Wednesday 10 December 2014

Blog Tour Guest Post & Giveaway - The Clock Strikes Midnight by Joan C. Curtis

The Clock Strikes at Midnight
by Joan C. Curtis

The Clock Strikes Midnight is a race against time in a quest for revenge and atonement. This is a story about hate, love, betrayal and forgiveness.

If you found out you had only 3 months to live, what would you do? That’s the question Janie Knox faces in this fast-paced mystery full of uncertainty and tension that will surprise you until the very last page.

Hiding behind the fa├žade of a normal life, Janie keeps her family secrets tucked inside a broken heart. Everything changes on the day she learns she’s going to die. With the clock ticking and her time running out, she rushes to finish what she couldn’t do when she was 17—destroy her mother’s killer. But she can’t do it alone.

Janie returns to her childhood home to elicit help from her sister. She faces more than she bargained for when she discovers her sister’s life in shambles. Meanwhile her mother’s convicted killer, her stepfather, recently released from prison, blackmails the sisters and plots to extract millions from the state in retribution. New revelations challenge Janie’s resolve, but she refuses to allow either time or her enemies to her stop her from uncovering the truth she’s held captive for over 20 years.

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First Sentences That Hook Readers

I respect the writer who can grab his or her readers in that very first sentence. Often I underline the first sentence just to see what hooked me. What is it about the first sentence that is so important? As writers, we know that publishers and agents rarely read past the first sentence. If that sentence does not grab, they go on to the next manuscript.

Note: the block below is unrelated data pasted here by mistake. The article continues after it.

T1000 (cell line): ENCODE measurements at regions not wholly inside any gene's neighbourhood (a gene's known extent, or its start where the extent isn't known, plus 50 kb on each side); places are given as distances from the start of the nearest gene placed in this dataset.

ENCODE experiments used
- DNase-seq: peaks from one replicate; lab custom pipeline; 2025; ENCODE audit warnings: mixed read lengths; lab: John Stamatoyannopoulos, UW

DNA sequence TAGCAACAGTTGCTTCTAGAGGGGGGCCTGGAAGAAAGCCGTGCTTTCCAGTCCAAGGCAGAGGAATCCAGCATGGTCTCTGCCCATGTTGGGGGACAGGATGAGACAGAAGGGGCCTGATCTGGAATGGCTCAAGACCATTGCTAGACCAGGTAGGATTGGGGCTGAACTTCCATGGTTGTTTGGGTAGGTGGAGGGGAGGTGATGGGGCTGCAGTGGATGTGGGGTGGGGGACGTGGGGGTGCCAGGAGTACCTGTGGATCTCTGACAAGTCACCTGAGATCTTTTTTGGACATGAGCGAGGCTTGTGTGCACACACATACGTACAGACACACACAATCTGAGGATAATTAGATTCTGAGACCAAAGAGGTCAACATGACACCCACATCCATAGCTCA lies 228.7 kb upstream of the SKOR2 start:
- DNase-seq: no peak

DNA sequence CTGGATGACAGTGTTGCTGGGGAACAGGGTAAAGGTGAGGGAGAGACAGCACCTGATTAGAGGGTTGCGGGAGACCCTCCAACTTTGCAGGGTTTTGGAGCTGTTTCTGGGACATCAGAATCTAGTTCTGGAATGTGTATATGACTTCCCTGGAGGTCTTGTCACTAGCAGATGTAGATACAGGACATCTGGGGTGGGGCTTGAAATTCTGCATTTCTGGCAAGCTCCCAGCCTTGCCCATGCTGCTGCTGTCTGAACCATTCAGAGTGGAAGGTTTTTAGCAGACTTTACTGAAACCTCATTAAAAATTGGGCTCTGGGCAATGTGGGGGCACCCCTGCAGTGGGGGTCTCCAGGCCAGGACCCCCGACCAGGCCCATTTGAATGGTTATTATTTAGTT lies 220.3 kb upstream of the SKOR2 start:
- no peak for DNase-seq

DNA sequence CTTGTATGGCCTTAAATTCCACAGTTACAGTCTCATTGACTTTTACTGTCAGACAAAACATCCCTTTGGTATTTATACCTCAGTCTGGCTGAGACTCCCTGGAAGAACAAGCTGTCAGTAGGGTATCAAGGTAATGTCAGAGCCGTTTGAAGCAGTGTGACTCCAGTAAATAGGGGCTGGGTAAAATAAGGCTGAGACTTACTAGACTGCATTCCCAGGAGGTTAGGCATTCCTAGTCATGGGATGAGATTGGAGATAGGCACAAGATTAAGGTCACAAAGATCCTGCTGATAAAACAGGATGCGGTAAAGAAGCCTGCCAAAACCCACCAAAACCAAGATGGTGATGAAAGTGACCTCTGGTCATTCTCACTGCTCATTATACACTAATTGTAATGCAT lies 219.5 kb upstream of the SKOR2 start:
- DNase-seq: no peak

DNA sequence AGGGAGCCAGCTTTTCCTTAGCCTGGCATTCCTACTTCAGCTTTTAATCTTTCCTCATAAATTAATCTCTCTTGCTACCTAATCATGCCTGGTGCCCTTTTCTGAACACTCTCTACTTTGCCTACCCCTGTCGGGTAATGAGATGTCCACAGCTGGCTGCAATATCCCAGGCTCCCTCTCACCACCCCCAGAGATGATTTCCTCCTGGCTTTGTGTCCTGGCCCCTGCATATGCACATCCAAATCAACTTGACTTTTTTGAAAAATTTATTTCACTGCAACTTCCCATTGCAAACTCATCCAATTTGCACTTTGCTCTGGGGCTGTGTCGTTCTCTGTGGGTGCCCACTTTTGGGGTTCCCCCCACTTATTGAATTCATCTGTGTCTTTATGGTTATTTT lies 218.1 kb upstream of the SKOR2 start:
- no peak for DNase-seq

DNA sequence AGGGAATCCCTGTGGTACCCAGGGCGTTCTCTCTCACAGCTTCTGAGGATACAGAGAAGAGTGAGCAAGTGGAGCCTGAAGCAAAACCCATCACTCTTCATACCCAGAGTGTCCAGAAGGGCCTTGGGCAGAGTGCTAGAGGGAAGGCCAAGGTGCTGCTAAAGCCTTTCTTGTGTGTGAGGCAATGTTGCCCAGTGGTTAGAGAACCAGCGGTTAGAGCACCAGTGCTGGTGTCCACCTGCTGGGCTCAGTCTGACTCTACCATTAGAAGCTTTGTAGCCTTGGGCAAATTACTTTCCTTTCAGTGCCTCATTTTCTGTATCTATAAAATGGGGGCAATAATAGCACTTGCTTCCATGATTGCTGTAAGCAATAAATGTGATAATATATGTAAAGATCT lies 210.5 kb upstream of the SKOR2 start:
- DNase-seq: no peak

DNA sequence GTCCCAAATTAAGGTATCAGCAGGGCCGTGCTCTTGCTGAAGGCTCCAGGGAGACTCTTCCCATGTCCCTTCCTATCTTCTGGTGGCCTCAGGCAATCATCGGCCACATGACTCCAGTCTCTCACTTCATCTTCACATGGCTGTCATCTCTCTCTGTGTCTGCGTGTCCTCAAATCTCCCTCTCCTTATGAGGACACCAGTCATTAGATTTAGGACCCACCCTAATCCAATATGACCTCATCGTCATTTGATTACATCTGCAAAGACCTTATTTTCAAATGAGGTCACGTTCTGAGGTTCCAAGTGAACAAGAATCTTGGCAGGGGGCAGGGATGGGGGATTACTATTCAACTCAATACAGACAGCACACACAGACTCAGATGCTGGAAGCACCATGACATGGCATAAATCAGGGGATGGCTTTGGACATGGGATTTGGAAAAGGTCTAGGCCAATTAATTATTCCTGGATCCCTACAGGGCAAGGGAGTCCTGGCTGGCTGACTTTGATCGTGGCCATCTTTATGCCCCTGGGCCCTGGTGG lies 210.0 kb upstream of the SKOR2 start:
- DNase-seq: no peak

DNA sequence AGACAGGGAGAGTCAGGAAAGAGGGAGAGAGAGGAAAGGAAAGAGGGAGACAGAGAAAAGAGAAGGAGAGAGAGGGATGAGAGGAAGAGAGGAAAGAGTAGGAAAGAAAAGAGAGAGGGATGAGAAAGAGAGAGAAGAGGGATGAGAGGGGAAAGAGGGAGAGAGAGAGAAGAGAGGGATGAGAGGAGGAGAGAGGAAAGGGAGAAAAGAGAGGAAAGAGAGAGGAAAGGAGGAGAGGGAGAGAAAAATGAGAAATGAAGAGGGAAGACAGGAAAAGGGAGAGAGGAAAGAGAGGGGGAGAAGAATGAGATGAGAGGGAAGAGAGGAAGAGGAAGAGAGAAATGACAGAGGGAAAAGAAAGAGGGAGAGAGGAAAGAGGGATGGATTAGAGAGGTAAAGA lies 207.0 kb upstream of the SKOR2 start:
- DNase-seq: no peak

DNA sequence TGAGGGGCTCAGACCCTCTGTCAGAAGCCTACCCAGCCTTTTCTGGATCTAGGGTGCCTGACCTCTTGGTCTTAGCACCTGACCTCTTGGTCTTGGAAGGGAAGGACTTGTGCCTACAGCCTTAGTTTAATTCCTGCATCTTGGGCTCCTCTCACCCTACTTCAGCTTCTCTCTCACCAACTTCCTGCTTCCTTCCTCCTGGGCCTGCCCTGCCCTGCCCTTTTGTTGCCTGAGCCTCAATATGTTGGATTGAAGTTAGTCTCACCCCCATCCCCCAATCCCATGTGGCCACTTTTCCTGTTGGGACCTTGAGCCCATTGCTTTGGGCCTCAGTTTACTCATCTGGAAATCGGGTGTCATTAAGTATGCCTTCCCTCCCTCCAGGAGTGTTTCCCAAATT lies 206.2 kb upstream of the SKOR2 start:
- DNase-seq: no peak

Here are some ways to grab your readers in the first sentence
1) Show place or character in a way that makes the reader want to read more.
2) Establish a plot point that makes the reader curious.
3) Write in the show not tell mode (although many of the older writers tell in the first sentence)
4) Surprise the reader.
Here's an example of a powerful first sentence. "I confess that when first I made the acquaintance with Charles Strickland, I never for a moment discerned that there was in him anything out of the ordinary."
Do you recognize that sentence? It's from Moon and Sixpence by Somerset Maugham. Notice how the narrator intrigues us. As a reader I wonder who is this Charles Strickland who seemed ordinary but wasn't.
How about this one from a less famous author, "On the day of the miracle, Isabel was kneeling at the cliff's edge, tending the small, newly made driftwood cross."
My gosh, how powerful is that? What miracle? Cross? Has someone died? So many questions for the reader to ponder. This came from The Light Between the Oceans by M.L. Stedman.
This one goes a bit beyond the first sentence, but still hooked me. "A woman is sitting before an art nouveau vanity, brushing her hair in the mirror. It is, at least according to the police report, somewhere between midnight and three in the morning. . ." Yep, I was hooked. Notice how this one not only creates plot curiosity but also is written in the "show" not tell mode.
That came from Light in the Ruins by Chris Bohjalian.
Here’s the first sentence in The Clock Strikes Midnight.
“It’s a fast growing tumor, Miss Knox,” Dr. Mills told Janie.
Did I grab you? Wanna read more?
About the Author
Joan Curtis authored four business books published by Praeger Press. She is also published numerous stories, including: